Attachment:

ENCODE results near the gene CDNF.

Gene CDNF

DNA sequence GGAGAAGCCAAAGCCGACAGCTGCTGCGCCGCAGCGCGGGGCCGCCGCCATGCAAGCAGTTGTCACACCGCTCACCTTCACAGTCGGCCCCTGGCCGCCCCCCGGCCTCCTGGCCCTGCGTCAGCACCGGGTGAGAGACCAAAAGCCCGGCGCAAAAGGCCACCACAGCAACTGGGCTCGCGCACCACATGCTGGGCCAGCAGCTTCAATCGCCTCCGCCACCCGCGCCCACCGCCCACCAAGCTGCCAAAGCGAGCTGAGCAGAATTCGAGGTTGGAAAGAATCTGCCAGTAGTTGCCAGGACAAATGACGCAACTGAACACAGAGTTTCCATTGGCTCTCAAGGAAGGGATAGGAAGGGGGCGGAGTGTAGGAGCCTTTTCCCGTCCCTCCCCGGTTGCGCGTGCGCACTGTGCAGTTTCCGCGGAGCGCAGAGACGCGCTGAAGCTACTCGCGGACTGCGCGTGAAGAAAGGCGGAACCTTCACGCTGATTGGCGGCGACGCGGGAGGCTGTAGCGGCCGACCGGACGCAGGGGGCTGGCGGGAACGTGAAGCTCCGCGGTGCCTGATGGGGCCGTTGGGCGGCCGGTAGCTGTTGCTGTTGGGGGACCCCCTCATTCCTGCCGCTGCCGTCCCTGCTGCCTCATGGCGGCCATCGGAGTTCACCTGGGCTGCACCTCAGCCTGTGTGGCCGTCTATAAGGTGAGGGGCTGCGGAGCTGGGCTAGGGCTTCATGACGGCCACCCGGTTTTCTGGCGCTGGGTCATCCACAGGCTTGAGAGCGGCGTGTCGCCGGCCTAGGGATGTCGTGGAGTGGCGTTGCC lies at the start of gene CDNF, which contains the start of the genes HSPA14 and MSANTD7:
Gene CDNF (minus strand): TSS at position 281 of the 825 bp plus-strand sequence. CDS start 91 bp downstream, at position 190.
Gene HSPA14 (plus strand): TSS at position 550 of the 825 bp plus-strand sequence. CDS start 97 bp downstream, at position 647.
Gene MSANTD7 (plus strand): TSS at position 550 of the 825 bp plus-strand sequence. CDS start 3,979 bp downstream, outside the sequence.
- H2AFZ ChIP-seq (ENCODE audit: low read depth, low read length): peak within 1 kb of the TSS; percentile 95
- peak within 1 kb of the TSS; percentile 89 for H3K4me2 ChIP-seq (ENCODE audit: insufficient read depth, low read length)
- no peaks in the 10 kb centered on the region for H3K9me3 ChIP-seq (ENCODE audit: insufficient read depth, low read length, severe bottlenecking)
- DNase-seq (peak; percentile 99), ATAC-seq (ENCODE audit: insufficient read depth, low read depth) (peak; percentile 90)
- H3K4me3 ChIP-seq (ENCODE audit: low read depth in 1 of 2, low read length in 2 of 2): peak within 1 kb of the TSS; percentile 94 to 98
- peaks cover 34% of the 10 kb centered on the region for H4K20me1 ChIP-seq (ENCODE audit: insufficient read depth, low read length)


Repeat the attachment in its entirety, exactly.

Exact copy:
ENCODE results near the gene CDNF.

Gene CDNF

DNA sequence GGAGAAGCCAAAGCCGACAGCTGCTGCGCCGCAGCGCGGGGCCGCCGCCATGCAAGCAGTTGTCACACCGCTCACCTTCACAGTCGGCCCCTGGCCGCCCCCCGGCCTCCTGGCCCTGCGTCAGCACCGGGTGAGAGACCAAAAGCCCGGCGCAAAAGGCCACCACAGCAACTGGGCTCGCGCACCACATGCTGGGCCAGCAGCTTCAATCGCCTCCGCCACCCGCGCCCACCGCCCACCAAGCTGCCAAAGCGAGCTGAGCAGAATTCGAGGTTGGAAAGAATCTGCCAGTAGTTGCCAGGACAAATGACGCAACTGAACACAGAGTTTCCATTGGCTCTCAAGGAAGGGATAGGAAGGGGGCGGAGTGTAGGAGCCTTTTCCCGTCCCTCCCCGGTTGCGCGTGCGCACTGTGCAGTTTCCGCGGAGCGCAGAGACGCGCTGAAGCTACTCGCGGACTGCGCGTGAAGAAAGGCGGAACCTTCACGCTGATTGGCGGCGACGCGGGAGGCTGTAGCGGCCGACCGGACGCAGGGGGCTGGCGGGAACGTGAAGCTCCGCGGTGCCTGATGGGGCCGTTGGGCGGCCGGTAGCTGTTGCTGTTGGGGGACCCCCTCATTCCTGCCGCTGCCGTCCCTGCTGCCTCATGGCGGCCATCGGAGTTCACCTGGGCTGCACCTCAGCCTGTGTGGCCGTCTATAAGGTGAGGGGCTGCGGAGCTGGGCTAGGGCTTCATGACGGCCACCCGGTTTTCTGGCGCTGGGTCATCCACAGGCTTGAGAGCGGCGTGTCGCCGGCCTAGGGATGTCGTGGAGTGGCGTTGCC lies at the start of gene CDNF, which contains the start of the genes HSPA14 and MSANTD7:
Gene CDNF (minus strand): TSS at position 281 of the 825 bp plus-strand sequence. CDS start 91 bp downstream, at position 190.
Gene HSPA14 (plus strand): TSS at position 550 of the 825 bp plus-strand sequence. CDS start 97 bp downstream, at position 647.
Gene MSANTD7 (plus strand): TSS at position 550 of the 825 bp plus-strand sequence. CDS start 3,979 bp downstream, outside the sequence.
- H2AFZ ChIP-seq (ENCODE audit: low read depth, low read length): peak within 1 kb of the TSS; percentile 95
- peak within 1 kb of the TSS; percentile 89 for H3K4me2 ChIP-seq (ENCODE audit: insufficient read depth, low read length)
- no peaks in the 10 kb centered on the region for H3K9me3 ChIP-seq (ENCODE audit: insufficient read depth, low read length, severe bottlenecking)
- DNase-seq (peak; percentile 99), ATAC-seq (ENCODE audit: insufficient read depth, low read depth) (peak; percentile 90)
- H3K4me3 ChIP-seq (ENCODE audit: low read depth in 1 of 2, low read length in 2 of 2): peak within 1 kb of the TSS; percentile 94 to 98
- peaks cover 34% of the 10 kb centered on the region for H4K20me1 ChIP-seq (ENCODE audit: insufficient read depth, low read length)